Is it right to "try" other religions?

Discussion in 'Belief and Spirituality' started by poolking, Aug 10, 2003.

  1. Richard Pickett

    Richard Pickett Tazdog

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    In these times with the internet age, we can pretty much google any religion we wish to explore. I am a devout Christian/Anglican but have found wisdom in the Shamanistic belief. My wife being Aboriginal First Nation in Canada we decided that we should learn about each others beliefs. I personally don't like the phrase ( trying other religions) I prefer researching and exploring other faith and belief systems. That being said, I see nothing at all wrong with doing so. In a world dominated by different religions as well as political standings, the more diverse we all are in "understanding" alone will better prepare us for what is to come..
     
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  2. Richard Pickett

    Richard Pickett Tazdog

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    I now live in the Trenton area, My wife though she is aboriginal First Nation was baptized in the United Church. One thing I have researched of the Church is it has changed it's doctrine several times it seems to continue to "go with the flow" as it were. Personally I think that hard on it's members. Several United Churches have closed in our area because when the United Church was born it was the Methodist and Presbyterian churches ( Most) which melded into it so it absorbed their churches. Now with lowering membership so many are closing... It's a shame really.
     
  3. wil

    wil UNeyeR1 Moderator

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    I think there is a chasm between those two... some folks do try on religions..I know one guy who has been Hindu, Jew, Satanist, Christian, Bible thumpin evangelical Christian... he tried them on lock stock and barrel and proselytized each time that the latest and greatest was the latest and greatest and the real thing...interesting to watch.

    My mother changed denominations every time we moved...she was not concerned about the nuances between them...she is just a Christian, she prays, she goes to church on Sunday, she participates in the church community....but each place she lived, she picked the denomination by the people she met and feeling she got. We were Baptist, Presbyterian, Lutheran and Methodist as I recall..
     
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  4. Senthil

    Senthil Well-Known Member

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    I think it's more the rural to urban migration than anything else. Smaller communities lose schools, businesses as well. But most religions are on the decline too. There are few exceptions.
     
  5. Richard Pickett

    Richard Pickett Tazdog

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    This is something I did not see in the States, however that is because of the difference in population and density.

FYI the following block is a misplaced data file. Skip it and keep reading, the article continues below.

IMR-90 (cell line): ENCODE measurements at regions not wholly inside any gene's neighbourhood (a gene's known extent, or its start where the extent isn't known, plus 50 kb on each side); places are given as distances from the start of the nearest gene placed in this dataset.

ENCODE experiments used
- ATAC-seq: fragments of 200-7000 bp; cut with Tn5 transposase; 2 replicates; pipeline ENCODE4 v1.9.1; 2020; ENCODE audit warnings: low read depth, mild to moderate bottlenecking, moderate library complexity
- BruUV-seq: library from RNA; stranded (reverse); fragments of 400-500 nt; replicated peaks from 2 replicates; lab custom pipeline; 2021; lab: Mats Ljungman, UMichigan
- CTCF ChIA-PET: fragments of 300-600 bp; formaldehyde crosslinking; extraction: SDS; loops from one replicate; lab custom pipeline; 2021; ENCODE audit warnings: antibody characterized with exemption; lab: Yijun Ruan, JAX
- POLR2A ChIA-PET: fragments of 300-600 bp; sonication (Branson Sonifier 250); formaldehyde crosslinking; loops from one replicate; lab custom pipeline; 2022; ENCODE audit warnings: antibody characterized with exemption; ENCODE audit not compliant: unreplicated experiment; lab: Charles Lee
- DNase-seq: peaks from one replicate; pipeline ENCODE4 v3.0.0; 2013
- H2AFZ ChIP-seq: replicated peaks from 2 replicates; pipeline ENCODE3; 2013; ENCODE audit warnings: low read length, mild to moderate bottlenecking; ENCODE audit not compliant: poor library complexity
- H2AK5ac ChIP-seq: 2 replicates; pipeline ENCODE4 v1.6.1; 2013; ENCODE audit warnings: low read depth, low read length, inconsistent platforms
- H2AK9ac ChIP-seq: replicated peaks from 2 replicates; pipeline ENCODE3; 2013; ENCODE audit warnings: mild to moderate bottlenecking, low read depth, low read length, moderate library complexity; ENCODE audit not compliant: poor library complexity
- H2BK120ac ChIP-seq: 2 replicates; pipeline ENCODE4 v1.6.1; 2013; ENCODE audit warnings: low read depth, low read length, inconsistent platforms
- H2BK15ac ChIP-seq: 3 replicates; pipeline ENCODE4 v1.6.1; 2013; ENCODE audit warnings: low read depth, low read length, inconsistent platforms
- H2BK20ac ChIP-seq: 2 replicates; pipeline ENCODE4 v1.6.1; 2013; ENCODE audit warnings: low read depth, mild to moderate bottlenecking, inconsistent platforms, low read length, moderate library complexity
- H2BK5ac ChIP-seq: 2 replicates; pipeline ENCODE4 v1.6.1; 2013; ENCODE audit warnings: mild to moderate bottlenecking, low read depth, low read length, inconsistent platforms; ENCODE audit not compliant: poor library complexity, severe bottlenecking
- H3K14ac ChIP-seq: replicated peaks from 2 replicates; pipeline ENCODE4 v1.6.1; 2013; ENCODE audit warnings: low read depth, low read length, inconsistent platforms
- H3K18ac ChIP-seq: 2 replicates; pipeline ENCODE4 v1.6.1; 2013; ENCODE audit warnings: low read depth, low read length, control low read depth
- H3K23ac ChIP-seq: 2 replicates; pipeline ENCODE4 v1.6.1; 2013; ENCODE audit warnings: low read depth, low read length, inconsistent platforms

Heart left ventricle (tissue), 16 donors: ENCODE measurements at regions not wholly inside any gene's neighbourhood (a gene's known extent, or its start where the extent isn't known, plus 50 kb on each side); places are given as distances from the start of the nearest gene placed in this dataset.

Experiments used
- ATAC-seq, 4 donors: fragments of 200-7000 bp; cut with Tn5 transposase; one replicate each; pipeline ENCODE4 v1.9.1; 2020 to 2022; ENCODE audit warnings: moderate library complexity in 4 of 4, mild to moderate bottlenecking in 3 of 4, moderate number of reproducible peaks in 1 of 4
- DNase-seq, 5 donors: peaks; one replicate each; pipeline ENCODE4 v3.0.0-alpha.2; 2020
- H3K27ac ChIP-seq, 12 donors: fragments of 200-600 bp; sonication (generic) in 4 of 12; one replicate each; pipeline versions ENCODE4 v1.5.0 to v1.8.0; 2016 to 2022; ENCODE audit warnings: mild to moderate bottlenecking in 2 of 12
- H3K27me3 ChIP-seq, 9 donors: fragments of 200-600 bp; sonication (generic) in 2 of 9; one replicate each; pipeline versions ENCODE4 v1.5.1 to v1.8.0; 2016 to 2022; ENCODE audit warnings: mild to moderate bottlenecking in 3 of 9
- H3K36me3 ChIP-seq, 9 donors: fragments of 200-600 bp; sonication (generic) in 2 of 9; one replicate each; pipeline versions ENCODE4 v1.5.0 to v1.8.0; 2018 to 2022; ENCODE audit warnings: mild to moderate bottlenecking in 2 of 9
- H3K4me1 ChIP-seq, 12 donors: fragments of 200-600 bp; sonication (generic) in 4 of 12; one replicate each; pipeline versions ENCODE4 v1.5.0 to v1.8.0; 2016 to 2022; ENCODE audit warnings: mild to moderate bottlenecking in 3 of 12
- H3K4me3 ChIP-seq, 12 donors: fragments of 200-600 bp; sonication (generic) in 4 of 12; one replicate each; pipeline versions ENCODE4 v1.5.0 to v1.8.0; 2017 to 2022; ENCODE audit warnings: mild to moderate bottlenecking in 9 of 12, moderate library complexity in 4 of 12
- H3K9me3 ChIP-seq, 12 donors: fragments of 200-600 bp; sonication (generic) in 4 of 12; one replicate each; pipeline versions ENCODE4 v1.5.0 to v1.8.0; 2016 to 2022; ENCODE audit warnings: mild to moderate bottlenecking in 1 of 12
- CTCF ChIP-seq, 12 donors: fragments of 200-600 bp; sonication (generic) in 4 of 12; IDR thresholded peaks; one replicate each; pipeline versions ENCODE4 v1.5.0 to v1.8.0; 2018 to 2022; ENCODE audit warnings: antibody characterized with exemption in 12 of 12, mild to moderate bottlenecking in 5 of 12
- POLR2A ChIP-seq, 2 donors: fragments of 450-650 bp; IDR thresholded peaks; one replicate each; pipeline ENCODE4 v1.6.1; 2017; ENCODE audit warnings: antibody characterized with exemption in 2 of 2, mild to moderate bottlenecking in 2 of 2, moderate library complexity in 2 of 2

6. Richard Pickett

    Richard Pickett Tazdog

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    I belong to a Ministers network on-line and we have one person on our site that is exactly like this fellow you described. His latest was Muslim until I think being albino white and very headstrong may have rubbed the Muslims the wrong way. Personally I like the fellow. He in the last few weeks has seemed to come back to Christianity. I hope he finds what he is looking for. However, Changing denominations in Christianity is pardon the reference, like changing blue underwear for green. Still underwear, just different color. Changing religious beliefs is something altogether different. To become solid in the Faith of a belief system does not come over night. In my case, my solidity in my Christianity has taken my whole life, because it grows within my soul daily..In my opinion, it is not something one can change like underwear.. Again Please pardon my example...
     
  7. wil

    wil UNeyeR1 Moderator

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    Could be changing underwear....but that would be from red union suit with a trap door to boxers to a thong.... They may all be called underwear but the don't all fit and they all aren't for everybody.... The variation from southern Baptist to Evangelical, Mormon or religious science is quite large.
     
  8. Thomas

    Thomas Administrator Admin

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    Example pardoned, and good point made.

    The change required at this order is, in the Christian terms, metanoia, a change of heart, which signifies a change of being. This is the authentic change that Christ, the Buddha, Mohammed (pbuh) and all prophets speak of. It's this change of heart that is seen in the complementarity of the mystics and poets ... it is not a change of mind, nor is it intellectual pursuit or stimulation, it's way beyond that ... there's a world of difference between 'doing' and 'dabbling'.